Oil & The Black Swan Part 2

Russian Map Black SwanBy David Nelson, CFA

From the speculative mania of tulip bulbs in 1637 to the Financial Crisis of 2008, unpredictable high profile accidents have taken down investors and sometimes even whole countries. As I said in Part 1 of this series, these events often referred to as a Black Swan are only discoverable looking in the rearview mirror.

image

Today’s latest candidate is the over 40% decline in oil prices just since July. While the long term benefits of cheap energy are undeniable, sustained low prices will force a huge transfer of wealth. There will of course be winners but you can bet the losers won’t go down without a fight.

It’s no secret that Iran, Iraq, Russia and Venezuela are in desperate need of higher oil prices to fund their budgets. One look at the credit default swaps for Venezuelan debt will tell you just how dire their circumstances are. While political unrest or economic event could trigger a crisis in any one of these countries, Russia could truly be the home of the Black Swan.

OPEC Suicide

On Thanksgiving Day OPEC effectively committed suicide. For more than 40 years the cartel has dominated energy pricing with its cartel structure. Saudi Arabia, the defacto leader has a long history of being the world’s swing producer able to increase or decrease production to counter balance rising and falling energy demand. With the Saudi’s unwilling to cut production, other member states were forced to fall in line and back the release.image

As I told Yahoo Finance Anchor Jeff Macke in last week’s interview, “… not only did Saudi Arabia fire a warning shot over the bow of the U.S. Energy Complex… they are announcing they will no longer subsidize Iran, Iraq, Russia or Venezuela.

Russian Crisis 

With a budget that consumes 50% of its oil export revenue, 9% inflation and a currency down 42% this year, the Russian economy is rapidly slipping toward recession.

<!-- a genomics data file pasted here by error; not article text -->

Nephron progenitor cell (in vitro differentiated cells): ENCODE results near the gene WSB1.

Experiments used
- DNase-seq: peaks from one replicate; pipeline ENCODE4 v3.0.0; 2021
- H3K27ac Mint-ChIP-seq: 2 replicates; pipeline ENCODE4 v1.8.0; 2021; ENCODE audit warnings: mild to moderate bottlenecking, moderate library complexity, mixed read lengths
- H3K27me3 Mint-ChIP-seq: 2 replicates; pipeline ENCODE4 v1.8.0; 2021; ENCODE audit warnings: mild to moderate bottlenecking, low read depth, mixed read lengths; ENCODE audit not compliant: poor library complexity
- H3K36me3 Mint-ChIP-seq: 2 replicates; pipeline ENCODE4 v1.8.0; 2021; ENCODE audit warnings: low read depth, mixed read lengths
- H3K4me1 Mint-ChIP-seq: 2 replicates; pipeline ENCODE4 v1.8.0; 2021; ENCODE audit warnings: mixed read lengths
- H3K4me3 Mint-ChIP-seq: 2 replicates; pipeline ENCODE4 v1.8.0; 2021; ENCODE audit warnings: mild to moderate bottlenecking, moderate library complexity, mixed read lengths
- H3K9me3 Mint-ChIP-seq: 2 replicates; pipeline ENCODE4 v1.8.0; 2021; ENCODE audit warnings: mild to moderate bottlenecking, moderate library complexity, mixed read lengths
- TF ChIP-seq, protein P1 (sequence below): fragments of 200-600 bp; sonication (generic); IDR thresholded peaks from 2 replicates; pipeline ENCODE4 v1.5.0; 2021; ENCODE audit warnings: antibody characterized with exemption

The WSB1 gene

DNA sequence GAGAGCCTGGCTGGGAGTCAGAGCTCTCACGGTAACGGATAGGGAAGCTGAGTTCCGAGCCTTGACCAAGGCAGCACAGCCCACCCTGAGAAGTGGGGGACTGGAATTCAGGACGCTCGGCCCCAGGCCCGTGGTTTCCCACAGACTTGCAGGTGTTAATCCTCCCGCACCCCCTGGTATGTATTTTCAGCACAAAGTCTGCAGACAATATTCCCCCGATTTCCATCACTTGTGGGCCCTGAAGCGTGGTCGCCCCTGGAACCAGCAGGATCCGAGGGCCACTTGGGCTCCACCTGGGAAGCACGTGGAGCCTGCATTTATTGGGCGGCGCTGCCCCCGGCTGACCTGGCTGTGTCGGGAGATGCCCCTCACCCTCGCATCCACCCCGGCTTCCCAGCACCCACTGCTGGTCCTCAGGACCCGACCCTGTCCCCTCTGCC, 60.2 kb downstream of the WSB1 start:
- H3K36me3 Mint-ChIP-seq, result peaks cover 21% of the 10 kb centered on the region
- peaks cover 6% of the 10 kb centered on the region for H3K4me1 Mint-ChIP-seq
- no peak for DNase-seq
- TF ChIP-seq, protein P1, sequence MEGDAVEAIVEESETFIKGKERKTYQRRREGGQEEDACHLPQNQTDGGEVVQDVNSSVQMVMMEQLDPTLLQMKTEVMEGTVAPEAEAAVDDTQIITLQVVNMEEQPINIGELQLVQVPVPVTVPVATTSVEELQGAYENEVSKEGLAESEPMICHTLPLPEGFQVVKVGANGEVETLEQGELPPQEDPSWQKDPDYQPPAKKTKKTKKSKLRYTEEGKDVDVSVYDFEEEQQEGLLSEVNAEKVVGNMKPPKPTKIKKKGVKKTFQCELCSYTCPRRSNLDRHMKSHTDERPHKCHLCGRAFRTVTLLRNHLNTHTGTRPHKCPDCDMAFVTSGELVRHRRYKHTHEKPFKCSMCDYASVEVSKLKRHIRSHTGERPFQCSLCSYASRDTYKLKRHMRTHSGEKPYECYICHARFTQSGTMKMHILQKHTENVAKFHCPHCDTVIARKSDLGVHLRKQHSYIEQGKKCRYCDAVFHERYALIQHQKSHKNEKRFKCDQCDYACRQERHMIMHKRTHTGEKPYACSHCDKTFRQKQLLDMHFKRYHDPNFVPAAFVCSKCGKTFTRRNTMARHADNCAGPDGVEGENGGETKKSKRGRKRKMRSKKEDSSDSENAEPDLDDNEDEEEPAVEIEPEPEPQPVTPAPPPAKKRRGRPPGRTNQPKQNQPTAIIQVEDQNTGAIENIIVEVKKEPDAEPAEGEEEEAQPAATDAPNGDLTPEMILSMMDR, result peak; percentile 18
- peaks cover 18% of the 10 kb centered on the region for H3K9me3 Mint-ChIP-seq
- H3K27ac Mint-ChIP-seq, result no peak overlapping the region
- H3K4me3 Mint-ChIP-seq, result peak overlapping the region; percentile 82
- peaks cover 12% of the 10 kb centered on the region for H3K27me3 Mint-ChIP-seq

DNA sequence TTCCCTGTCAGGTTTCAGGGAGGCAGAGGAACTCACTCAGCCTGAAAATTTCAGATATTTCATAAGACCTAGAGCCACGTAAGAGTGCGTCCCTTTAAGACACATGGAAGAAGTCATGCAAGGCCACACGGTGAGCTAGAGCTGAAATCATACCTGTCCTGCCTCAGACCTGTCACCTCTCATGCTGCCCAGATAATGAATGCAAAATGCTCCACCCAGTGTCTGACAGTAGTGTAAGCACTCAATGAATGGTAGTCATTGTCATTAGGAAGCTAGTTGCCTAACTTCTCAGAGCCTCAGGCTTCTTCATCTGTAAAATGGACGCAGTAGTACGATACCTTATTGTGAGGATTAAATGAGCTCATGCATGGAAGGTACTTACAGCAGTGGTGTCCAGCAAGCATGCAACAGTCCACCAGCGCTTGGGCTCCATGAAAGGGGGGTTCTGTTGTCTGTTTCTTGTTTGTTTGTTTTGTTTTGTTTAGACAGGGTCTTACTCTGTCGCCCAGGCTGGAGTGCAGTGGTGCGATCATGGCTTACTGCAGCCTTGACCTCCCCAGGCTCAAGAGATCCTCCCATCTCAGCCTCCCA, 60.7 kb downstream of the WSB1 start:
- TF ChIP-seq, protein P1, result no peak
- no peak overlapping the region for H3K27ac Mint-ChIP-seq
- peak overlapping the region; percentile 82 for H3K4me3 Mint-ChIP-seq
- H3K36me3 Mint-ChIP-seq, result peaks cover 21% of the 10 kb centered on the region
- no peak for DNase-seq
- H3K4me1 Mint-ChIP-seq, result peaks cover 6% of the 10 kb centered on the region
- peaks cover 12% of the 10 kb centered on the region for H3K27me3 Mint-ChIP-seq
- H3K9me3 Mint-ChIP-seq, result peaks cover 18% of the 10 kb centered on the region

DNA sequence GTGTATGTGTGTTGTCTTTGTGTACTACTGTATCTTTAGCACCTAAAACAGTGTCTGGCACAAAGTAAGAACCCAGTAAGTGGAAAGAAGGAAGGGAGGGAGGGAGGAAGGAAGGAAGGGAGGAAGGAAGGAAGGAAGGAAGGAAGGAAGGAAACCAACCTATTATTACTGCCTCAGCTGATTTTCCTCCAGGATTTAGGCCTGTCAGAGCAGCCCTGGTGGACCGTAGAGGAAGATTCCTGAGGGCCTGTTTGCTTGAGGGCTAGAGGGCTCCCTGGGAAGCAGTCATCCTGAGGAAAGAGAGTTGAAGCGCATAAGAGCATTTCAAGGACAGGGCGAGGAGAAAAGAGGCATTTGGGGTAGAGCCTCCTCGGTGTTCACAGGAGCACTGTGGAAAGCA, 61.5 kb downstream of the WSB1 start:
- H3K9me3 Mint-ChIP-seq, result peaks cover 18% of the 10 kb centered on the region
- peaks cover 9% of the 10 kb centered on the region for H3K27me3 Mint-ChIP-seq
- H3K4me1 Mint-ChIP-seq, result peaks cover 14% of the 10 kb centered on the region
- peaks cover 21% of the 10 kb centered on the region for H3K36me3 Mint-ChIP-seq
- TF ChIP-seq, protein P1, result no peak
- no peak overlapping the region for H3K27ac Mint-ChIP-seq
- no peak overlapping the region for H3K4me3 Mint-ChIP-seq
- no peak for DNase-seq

image

Credit Default Swap spreads have been an issue for Russian Debt investors all year especially, as sanctions started to take hold. As you can see in the chart below, the inverse correlation is undeniable when credit default swaps and oil are plotted side by side. As oil plummets the CDS curve goes parabolic.

image

Forced to support a failing currency and rampant inflation Russia’s central bank increased borrowing costs to 10.5%. Goldman analyst Clemens Grafe in a recent note said the 100 basis point hike was above their call for 50 but below street expectations of 200 bps.

Russian economic forecasts are anemic at best. Alexey Devyatov of URALSIB Capital says: “We believe that Russia’s economy is now on the brink of recession, and that a recession will only be avoided if there is an immediate recovery in oil prices.” He goes on to say “Russia’s GDP may contract as much as 5% next year.”

The bigger concern may be Mr. Putin himself. With each stair step drop in oil prices and the Rubel he grows more desperate and irrational. He takes no responsibility for his actions and has even accused the west of acting like Adolf Hitler. I’m not comforted by the fact that the wounded Russian Bear still sits on a stockpile of 8500 nuclear warheads of which 1800 are strategically operational.

image

President Putin has made no secret of the fact that his goal is to return Russia to its pre cold war glory days. Following his invasion of Crimea and the Ukraine a wave of nationalism has supported his popularity. That could evaporate quickly as the country slips into recession or the currency crisis picks up steam.

Russian Default?

If present conditions continue a Russian Default isn’t only possible but probable. It wouldn’t be the first time. Wikipedia describes the Russian Crisis of 1998 as follows: Declining productivity, an artificially high fixed exchange rate between the ruble and foreign currencies to avoid public turmoil, and a chronic fiscal debt were the reasons that led to the crisis. Does any of this ring a bell?

image

The Wall Street Journal points out that Russia still has significant foreign exchange reserves to service their debt. However, I believe one look at the charts above show that Wall Street is betting they won’t be enough. The chorus of bears seems to get louder with each move lower in the price of crude.

What is the Right Price for Oil? 

That’s really the key question for any investor looking to catch the falling Russian knife. One of the best answers I’ve heard came from CNBC contributor Dennis Gartman who said “oil will keep falling until it stops.”

With oil floating free for the first time in decades I don’t know whether it will settle at 30, 50 or $80 per barrel. But as I told Jeff Macke last week, “I have a strong suspicion it isn’t 100.”